How Idalia Ranks Among the Most Powerful Hurricanes of All Time

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Hurricane Idalia made landfall close to Keaton Beach on Florida’s Gulf Coast yesterday. It briefly was upgraded to a Category 4 hurricane before being downgraded back to Category 3. More than 200,000 Floridians and nearly 300,000 Georgians are without power as Idalia, now a tropical storm, moves out into the Atlantic. At landfall, the storm had maximum sustained winds of 125 mph and a central pressure of 949 mb. Those numbers make it not only one of the most powerful hurricanes on record to strike Florida, but one of the worst in American history.  

To determine the most powerful hurricanes of all time, 24/7 Wall St. used data from NOAA dating back to 1851 to rank tropical cyclones based on estimated central pressure at time of landfall for all hurricanes. Hurricanes were ranked according to their minimum pressure in millibars, where one millibar is the equivalent of 100 pascals in pressure. The lower a storm’s minimum pressure, the stronger the storm is. For context, air pressure is 1,013 millibars at sea level. The storms on this list had minimum pressure of 950 millibars or lower.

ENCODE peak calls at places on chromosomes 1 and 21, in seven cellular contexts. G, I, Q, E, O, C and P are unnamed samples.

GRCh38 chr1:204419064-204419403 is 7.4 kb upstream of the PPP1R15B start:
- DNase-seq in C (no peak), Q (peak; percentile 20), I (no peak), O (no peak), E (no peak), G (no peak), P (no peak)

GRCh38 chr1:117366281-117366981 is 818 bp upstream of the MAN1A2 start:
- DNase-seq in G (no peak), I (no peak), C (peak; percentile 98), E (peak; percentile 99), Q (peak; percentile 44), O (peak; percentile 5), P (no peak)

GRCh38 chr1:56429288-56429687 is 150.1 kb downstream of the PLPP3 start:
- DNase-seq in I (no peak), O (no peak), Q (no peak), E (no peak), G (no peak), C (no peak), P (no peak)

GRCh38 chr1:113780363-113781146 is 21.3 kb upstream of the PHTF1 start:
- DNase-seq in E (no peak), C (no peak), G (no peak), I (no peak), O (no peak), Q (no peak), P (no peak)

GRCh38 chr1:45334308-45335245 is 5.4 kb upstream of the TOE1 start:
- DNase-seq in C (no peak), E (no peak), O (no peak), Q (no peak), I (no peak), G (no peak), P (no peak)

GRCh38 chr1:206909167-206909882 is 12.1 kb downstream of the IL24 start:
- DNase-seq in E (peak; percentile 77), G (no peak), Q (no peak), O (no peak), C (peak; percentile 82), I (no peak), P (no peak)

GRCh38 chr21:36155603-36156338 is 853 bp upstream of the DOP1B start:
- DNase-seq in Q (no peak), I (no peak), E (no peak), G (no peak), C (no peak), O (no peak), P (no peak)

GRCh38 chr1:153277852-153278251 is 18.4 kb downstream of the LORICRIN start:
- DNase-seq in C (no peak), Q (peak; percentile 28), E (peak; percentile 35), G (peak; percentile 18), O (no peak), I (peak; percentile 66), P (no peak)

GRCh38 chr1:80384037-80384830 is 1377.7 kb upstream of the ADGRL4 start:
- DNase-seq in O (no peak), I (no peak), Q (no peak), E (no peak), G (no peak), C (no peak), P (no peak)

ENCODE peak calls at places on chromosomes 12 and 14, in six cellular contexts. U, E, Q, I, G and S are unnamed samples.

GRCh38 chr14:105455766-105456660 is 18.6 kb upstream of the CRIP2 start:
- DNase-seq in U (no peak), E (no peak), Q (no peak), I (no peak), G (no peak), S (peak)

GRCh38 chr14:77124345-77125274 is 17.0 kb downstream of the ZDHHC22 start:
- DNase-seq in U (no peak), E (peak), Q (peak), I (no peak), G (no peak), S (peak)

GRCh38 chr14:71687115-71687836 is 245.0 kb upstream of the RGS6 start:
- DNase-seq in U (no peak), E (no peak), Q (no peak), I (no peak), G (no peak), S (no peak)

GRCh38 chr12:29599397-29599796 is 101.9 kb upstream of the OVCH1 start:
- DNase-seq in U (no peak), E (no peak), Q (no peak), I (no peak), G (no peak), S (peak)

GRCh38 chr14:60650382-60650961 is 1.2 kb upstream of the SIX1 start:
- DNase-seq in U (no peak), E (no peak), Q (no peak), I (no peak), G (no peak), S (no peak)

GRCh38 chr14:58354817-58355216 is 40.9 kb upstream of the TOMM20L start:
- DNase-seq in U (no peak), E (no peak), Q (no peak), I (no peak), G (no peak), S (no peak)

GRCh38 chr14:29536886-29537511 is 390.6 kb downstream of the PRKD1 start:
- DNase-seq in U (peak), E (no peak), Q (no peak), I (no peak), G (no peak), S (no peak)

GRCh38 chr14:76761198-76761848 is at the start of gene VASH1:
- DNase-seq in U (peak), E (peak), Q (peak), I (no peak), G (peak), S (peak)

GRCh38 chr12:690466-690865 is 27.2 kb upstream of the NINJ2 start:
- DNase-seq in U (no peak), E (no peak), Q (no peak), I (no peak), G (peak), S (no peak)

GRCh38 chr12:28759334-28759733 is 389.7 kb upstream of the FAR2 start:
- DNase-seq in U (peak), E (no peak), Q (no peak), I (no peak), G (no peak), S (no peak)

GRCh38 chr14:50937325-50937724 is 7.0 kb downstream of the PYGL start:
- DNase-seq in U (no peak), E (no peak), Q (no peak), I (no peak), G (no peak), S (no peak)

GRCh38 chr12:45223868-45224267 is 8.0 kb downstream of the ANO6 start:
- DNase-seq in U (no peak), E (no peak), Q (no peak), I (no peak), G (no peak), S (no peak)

The frequency of tropical cyclones in a given year is rarely an indication of how intense the hurricanes may be when they make landfall — that is, how destructive they can be. Some of the most powerful storms, like Hurricane Andrew in 1992, for example, hit during one of the slower hurricane seasons of the past several decades. The strength of a hurricane is difficult to accurately predict, and the most intense storms on record vary heavily by decade, deadliness, and destructiveness.

In addition to high winds, hurricanes can batter areas with heavy rainfall, storm surges, and inland flooding. Many of the storms on this list have been the catalyst for some of the worst floods in American history.

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